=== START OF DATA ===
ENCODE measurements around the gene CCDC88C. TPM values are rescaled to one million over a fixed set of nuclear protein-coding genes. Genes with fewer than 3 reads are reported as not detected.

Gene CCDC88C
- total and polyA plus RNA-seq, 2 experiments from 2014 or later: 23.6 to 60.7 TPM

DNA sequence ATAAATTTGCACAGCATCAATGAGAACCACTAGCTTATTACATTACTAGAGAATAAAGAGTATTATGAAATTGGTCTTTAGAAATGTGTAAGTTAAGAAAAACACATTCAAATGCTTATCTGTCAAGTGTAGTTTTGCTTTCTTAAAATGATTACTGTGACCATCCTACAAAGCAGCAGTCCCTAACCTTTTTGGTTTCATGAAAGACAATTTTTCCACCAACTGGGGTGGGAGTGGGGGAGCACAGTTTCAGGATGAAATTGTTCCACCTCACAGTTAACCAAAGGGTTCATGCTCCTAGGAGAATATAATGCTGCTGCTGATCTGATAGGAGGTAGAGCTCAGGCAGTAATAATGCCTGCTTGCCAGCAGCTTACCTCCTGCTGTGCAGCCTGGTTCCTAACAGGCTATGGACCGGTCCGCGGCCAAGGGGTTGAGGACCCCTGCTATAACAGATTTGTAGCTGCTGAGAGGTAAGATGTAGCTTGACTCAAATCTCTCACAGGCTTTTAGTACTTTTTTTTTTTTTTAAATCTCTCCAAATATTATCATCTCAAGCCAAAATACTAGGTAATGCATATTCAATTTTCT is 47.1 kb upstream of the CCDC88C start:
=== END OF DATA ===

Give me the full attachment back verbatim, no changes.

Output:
ENCODE measurements around the gene CCDC88C. TPM values are rescaled to one million over a fixed set of nuclear protein-coding genes. Genes with fewer than 3 reads are reported as not detected.

Gene CCDC88C
- total and polyA plus RNA-seq, 2 experiments from 2014 or later: 23.6 to 60.7 TPM

DNA sequence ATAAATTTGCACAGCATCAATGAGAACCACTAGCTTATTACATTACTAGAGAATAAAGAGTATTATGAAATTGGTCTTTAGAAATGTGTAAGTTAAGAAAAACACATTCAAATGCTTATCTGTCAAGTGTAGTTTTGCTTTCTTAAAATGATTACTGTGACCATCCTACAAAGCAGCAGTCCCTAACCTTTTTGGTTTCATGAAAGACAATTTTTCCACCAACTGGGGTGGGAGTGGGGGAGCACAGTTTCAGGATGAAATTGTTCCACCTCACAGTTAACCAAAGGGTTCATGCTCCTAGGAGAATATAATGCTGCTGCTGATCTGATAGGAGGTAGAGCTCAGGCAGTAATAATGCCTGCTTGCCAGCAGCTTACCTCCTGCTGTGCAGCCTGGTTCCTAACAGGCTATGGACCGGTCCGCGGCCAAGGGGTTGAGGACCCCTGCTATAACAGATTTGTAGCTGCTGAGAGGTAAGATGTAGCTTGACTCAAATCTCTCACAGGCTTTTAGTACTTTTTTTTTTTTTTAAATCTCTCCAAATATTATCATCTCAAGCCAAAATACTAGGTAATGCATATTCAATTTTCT is 47.1 kb upstream of the CCDC88C start: